In a recent Opinion, the Commission continued the practice of including its usual certification provision in the Limited Exclusion Order despite the complainant’s request for a more restrictive certification provision. In re Certain Composite Aerogel Insulation Materials and Methods for Manufacturing the Same, Inv. 337-TA-1003 (Feb. 22, 2018).
The Commission Opinion affirmed the ALJ’s finding that Aspen Aerogels, Inc. (“Aspen”) had proven a violation of section 337 by Nano Tech Co., Ltd. and Guangdong Alison Hi-Tech Co., Ltd. (collectively, “Respondents”) based on infringement of various claims of three different patents. Respondents’ products were found to infringe one or more of Aspen’s claims from U.S. Patent No. 7,078,359 (the “’359 patent”) and, in some cases, certain claims from other Aspen patents that expire after the ’359 patent.
Although the ITC issues exclusion orders, U.S. Customs and Border Protection (“CBP”) is tasked with enforcement responsibility. Sometimes, it is not immediately clear whether a product violates the exclusion order, so CBP may itself need to test whether the incoming product violates the exclusion order. However, in some cases, particularly for method claims, such testing may be impractical or even impossible. As a result, the ITC typically relies on “certification provisions,” where the enjoined party certifies “that they are familiar with the terms of the [exclusion] order, that they have made appropriate inquiry, and thereupon state that, to the best of their knowledge and belief, the products being imported are not excluded from entry under the order.” In re Certain Semiconductor Chips with Minimized Chip Package Size & Prod. Containing Same, USITC Inv. No. 337-TA-660 (June 3, 2009). False certifications can lead to sanctions.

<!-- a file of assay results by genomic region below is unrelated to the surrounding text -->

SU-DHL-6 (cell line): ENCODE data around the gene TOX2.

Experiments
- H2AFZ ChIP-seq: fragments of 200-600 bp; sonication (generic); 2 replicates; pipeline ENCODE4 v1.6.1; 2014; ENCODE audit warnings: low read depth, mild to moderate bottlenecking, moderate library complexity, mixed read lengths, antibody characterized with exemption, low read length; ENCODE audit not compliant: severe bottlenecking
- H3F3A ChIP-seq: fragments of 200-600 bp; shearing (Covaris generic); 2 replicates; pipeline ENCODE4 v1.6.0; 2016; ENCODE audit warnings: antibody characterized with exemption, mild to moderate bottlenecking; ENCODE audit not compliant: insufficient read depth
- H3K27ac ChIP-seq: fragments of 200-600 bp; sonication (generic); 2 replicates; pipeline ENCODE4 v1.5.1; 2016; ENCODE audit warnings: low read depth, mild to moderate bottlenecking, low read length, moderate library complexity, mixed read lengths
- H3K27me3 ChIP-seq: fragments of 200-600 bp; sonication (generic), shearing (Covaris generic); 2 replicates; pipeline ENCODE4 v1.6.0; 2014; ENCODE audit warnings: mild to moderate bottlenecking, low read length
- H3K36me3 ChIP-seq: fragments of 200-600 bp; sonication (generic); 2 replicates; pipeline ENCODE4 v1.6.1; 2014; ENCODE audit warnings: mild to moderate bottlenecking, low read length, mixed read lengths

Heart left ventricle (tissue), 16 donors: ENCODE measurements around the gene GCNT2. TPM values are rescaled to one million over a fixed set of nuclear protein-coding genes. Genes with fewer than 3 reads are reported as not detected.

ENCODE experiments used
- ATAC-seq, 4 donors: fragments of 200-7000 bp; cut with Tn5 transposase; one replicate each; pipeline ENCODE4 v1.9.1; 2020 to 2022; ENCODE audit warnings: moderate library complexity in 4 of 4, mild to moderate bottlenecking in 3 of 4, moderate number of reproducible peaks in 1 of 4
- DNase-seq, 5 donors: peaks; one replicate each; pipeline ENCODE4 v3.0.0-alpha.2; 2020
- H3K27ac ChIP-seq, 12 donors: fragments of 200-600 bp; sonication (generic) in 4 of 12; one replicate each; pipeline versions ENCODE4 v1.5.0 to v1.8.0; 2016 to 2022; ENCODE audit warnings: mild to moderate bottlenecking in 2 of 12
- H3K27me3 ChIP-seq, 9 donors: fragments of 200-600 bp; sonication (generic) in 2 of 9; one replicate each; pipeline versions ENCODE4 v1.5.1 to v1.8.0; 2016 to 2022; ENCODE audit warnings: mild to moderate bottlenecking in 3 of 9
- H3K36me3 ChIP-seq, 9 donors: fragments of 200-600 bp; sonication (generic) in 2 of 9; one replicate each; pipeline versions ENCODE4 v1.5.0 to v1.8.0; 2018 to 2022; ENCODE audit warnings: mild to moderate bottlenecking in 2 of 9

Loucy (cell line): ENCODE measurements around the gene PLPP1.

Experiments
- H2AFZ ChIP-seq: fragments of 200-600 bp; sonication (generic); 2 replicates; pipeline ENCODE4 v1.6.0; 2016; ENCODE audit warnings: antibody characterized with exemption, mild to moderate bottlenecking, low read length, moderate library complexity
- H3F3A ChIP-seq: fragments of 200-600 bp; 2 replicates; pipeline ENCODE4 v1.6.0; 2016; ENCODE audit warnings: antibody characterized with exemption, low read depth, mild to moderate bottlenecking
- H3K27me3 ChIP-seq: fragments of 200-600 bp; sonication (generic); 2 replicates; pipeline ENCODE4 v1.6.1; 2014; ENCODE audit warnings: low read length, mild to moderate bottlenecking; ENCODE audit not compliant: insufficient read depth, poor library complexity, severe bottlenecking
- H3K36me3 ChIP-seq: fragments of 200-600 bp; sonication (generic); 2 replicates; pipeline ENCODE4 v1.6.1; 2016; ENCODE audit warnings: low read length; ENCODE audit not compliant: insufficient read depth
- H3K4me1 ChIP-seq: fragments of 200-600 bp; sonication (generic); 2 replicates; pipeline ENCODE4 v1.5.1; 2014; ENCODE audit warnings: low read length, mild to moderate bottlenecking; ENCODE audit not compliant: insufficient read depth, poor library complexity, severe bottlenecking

Aspen argued that the Commission should issue a more restrictive certification provision in this case, which would allow importation “only [for] products that have been adjudicated as non-infringing by a court, the Commission, or CBP.” Aspen reasoned that, because the “Commission and CBP have repeatedly stated that the certification provision is not to be used with respect to newly designed products or processes that a respondent may believe to be noninfringing” and, in this case, all of Respondents’ challenged products had been found to infringe, Respondents could not possibly have any certifiable products.
The Commission refused to depart from its standard certification provision. The Commission noted that “[t]he standard certification provision does not allow an importer to simply certify that it is not violating the exclusion order.” CBP only accepts a certification that the goods have been previously determined by CBP or the Commission not to violate the exclusion order. Here, the Commission found that importation of some of Respondents’ products would infringe only Aspen’s earlier-expiring ’359 patent. Thus, once that patent expired, Respondents would be able to properly certify as to those products, even without a separate adjudication.
The Commission continues to rely on certification provisions to assist CBP with enforcement of exclusion Orders. Respondents and Complainants alike should be familiar with this somewhat complex process to ensure any certifications comply with the Commission rules. This case demonstrates that the Commission favors using its tried-and-true certification requirements.